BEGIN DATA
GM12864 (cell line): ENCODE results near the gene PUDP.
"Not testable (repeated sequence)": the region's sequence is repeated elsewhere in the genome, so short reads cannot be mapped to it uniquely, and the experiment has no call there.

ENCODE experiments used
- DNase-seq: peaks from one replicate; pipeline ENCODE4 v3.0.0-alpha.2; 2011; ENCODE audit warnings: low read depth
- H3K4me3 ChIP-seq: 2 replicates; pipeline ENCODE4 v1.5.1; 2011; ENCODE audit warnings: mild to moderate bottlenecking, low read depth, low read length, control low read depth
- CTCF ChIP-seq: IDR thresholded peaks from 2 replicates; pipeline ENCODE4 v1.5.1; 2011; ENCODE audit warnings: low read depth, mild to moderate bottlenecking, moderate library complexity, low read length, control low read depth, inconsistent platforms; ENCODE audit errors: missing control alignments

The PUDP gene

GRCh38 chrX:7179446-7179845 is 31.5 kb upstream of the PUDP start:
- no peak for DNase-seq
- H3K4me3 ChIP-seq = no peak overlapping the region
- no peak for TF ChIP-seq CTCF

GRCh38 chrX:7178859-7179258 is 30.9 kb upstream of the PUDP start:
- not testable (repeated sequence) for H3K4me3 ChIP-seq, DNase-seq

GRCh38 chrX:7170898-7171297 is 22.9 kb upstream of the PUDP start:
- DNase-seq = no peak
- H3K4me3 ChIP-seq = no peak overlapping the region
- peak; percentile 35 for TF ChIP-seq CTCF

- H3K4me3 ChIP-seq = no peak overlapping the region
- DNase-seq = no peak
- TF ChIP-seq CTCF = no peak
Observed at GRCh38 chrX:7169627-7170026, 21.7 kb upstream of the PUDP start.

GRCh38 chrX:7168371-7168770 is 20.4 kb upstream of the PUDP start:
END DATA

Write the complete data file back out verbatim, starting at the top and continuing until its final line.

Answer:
GM12864 (cell line): ENCODE results near the gene PUDP.
"Not testable (repeated sequence)": the region's sequence is repeated elsewhere in the genome, so short reads cannot be mapped to it uniquely, and the experiment has no call there.

ENCODE experiments used
- DNase-seq: peaks from one replicate; pipeline ENCODE4 v3.0.0-alpha.2; 2011; ENCODE audit warnings: low read depth
- H3K4me3 ChIP-seq: 2 replicates; pipeline ENCODE4 v1.5.1; 2011; ENCODE audit warnings: mild to moderate bottlenecking, low read depth, low read length, control low read depth
- CTCF ChIP-seq: IDR thresholded peaks from 2 replicates; pipeline ENCODE4 v1.5.1; 2011; ENCODE audit warnings: low read depth, mild to moderate bottlenecking, moderate library complexity, low read length, control low read depth, inconsistent platforms; ENCODE audit errors: missing control alignments

The PUDP gene

GRCh38 chrX:7179446-7179845 is 31.5 kb upstream of the PUDP start:
- no peak for DNase-seq
- H3K4me3 ChIP-seq = no peak overlapping the region
- no peak for TF ChIP-seq CTCF

GRCh38 chrX:7178859-7179258 is 30.9 kb upstream of the PUDP start:
- not testable (repeated sequence) for H3K4me3 ChIP-seq, DNase-seq

GRCh38 chrX:7170898-7171297 is 22.9 kb upstream of the PUDP start:
- DNase-seq = no peak
- H3K4me3 ChIP-seq = no peak overlapping the region
- peak; percentile 35 for TF ChIP-seq CTCF

- H3K4me3 ChIP-seq = no peak overlapping the region
- DNase-seq = no peak
- TF ChIP-seq CTCF = no peak
Observed at GRCh38 chrX:7169627-7170026, 21.7 kb upstream of the PUDP start.

GRCh38 chrX:7168371-7168770 is 20.4 kb upstream of the PUDP start: